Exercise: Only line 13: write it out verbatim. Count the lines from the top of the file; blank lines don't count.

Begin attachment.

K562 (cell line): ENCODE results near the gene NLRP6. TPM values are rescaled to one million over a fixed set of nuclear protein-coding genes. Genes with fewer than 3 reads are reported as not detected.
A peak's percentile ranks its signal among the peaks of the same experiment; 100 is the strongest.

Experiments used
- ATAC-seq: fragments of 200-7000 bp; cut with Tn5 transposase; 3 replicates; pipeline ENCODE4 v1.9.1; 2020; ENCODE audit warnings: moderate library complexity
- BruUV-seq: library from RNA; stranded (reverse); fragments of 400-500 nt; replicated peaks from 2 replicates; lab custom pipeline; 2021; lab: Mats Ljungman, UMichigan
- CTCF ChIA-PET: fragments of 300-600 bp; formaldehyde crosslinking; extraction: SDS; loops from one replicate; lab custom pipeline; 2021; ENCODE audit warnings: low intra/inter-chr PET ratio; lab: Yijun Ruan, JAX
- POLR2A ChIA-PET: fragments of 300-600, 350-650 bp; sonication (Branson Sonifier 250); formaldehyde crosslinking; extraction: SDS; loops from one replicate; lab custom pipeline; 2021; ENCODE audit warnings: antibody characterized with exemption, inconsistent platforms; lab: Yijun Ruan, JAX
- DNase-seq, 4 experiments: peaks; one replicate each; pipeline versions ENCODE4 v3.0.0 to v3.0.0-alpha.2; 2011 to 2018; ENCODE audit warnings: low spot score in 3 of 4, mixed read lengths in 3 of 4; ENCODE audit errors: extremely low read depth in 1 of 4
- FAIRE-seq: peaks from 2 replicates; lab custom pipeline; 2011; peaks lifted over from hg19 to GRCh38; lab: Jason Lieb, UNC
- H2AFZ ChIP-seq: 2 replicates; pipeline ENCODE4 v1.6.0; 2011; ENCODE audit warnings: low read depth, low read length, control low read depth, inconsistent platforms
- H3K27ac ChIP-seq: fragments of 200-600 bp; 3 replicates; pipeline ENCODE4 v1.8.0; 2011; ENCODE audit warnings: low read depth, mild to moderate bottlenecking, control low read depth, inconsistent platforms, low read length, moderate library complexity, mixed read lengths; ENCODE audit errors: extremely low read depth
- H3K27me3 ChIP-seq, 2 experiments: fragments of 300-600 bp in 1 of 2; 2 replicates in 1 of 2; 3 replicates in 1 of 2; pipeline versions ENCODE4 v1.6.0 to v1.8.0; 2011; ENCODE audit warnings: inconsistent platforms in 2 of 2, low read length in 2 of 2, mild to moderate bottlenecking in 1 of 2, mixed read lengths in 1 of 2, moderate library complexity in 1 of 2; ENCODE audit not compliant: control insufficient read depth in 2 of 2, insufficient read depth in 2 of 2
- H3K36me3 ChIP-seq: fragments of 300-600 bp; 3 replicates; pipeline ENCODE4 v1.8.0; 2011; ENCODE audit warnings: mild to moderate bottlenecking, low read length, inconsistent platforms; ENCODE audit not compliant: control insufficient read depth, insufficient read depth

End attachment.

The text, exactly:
- H3K36me3 ChIP-seq: fragments of 300-600 bp; 3 replicates; pipeline ENCODE4 v1.8.0; 2011; ENCODE audit warnings: mild to moderate bottlenecking, low read length, inconsistent platforms; ENCODE audit not compliant: control insufficient read depth, insufficient read depth